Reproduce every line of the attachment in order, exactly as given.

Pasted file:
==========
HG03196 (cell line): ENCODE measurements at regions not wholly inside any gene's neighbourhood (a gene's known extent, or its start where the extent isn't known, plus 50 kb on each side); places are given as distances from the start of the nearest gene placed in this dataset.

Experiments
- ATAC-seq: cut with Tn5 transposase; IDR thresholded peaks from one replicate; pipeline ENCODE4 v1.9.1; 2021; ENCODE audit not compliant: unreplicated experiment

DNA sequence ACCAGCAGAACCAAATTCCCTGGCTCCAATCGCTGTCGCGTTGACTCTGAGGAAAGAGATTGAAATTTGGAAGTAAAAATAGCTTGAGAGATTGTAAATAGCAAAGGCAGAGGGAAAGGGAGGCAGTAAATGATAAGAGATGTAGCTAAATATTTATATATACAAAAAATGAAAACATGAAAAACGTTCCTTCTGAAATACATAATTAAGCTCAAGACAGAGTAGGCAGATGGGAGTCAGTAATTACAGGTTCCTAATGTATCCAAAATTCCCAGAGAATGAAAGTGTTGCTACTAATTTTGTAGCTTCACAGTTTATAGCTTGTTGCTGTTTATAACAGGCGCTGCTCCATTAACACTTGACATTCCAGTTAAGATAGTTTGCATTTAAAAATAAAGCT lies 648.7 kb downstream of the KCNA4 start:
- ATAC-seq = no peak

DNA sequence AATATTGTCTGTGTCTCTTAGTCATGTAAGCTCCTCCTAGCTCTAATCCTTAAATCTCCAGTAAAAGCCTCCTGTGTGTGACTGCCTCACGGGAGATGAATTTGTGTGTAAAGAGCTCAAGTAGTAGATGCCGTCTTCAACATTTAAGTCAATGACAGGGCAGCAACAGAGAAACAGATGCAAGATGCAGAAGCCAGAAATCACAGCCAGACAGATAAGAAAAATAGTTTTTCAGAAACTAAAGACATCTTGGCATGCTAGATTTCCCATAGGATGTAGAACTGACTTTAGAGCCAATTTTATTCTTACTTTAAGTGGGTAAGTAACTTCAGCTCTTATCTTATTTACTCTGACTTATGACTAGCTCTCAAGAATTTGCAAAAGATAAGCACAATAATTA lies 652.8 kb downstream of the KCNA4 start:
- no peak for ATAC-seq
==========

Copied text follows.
HG03196 (cell line): ENCODE measurements at regions not wholly inside any gene's neighbourhood (a gene's known extent, or its start where the extent isn't known, plus 50 kb on each side); places are given as distances from the start of the nearest gene placed in this dataset.

Experiments
- ATAC-seq: cut with Tn5 transposase; IDR thresholded peaks from one replicate; pipeline ENCODE4 v1.9.1; 2021; ENCODE audit not compliant: unreplicated experiment

DNA sequence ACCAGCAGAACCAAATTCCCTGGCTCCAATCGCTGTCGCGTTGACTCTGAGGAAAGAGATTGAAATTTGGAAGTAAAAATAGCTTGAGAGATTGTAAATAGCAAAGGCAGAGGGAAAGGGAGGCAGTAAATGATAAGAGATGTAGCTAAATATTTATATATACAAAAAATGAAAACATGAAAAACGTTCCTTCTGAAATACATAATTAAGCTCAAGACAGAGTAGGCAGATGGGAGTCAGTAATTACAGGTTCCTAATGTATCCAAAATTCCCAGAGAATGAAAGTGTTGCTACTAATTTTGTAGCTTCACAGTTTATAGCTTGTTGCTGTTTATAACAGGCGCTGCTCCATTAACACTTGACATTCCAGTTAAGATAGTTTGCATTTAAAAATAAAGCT lies 648.7 kb downstream of the KCNA4 start:
- ATAC-seq = no peak

DNA sequence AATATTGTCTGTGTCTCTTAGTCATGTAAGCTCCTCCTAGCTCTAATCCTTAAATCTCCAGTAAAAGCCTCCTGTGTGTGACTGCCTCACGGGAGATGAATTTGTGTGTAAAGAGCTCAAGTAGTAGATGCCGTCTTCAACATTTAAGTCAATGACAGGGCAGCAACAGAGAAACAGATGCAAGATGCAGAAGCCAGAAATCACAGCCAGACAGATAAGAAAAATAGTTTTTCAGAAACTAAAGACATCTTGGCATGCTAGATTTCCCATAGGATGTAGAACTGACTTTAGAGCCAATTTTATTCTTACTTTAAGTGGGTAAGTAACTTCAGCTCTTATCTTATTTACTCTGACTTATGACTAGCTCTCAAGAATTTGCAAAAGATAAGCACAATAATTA lies 652.8 kb downstream of the KCNA4 start:
- no peak for ATAC-seq